The first set of pages finally dried enough to turn over. Here is the second set of 24 pages. I think this little book is gong to be very special.
Monday, July 29, 2013
I am working on a 48 page book of eco prints, and this is the first 24 pages plus 2 end cap prints. This was cooked in a copper-rich bath that I have used about 5 times. It only keeps getting better. This bath gave me some lovely blues and greens as well as the usual browns tans, chartreuse and black/greys. I can't wait until they dry enough to turn them over and see the reverse images. I will post them as soon as I am able.
Here are a few photos of a new technique I tried from a "What if...". I was thinking about finding new ways to make marks, and especially to carry a theme through my work. I got the idea to punch out shapes from onion skins with a paper punch and add them to the pages I was preparing to Eco print. Some very interesting things happened. I added Callistemon leaves because I knew they contained a lot of tannins, and I added iron threads from old steel belted radial tires; the prints show the bleed through of these elements and how they affected the prints on paper. This is on 140# watercolor paper, cooked for 1 hr and allowed to cool overnight before opening.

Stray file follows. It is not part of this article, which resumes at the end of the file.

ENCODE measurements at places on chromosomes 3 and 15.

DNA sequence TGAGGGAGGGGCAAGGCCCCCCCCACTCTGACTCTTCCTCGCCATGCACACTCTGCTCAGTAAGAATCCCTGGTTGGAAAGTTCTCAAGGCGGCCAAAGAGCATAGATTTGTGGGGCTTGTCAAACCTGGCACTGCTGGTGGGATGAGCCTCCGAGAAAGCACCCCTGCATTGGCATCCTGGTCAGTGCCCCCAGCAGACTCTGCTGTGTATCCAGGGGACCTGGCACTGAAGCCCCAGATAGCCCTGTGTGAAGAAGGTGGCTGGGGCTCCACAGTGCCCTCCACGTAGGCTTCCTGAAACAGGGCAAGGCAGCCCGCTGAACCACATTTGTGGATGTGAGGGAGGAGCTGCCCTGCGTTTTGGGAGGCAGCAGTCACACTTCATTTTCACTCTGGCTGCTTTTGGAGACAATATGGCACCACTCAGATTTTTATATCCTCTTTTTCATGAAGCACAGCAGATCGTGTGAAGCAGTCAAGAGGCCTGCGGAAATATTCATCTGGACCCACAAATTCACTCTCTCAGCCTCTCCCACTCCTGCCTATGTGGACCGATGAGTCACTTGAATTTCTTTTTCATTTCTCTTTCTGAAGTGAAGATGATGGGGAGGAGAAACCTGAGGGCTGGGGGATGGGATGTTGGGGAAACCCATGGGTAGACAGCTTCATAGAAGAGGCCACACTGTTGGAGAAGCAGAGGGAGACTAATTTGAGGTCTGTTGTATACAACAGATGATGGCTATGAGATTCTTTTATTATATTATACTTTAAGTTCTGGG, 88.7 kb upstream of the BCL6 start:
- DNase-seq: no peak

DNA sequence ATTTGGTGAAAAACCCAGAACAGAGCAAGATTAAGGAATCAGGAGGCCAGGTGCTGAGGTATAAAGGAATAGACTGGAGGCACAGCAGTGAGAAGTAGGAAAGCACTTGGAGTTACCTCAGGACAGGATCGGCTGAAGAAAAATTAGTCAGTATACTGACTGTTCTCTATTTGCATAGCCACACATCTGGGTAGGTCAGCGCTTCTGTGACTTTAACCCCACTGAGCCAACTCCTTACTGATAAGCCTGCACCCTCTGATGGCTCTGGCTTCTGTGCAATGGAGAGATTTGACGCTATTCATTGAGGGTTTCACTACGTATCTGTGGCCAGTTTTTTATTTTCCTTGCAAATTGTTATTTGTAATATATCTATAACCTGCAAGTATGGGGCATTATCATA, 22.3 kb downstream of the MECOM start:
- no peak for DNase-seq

Monday, July 1, 2013
I have really been busy with the prints on paper, but I have discovered the wonders of using copper scrap in the dye bath, and this latest batch of prints are spectacular! I left them in the dye bath overnight to cool, and when I opened them in the morning, I was overjoyed with the results. There are many kinds of leaves used, Bauhinia (Orchid Tree) Callistemon (Red Bottlebrush), Eucalyptus, Liquidambar (Sweet Gum), Red Passion Flower, Hibiscus acetifolia, Boston Fern, yellow onion skins, Tabebuia, Trident maple (Acer, variety unknown), and in addition, I used a few wire threads from old steel belted radial tires I found on the highway. I used 90 lb. watercolor paper by Strathmore, 12 sheets in a stack between 2 ceramic tiles. All bound together with natural rubber bands and boiled in a 30 qt. aluminum tamale steamer with 3 copper roof tiles from my daughter's house for one hour and then left to cool overnight. I am attaching some photos, but with this new system, I hope the prints are large enough for you to see the beautiful pastel subtleties in the prints. I would encourage everyone to try printing on paper, if nothing else, you will learn something about what colors individual plants can give, fresh or dried.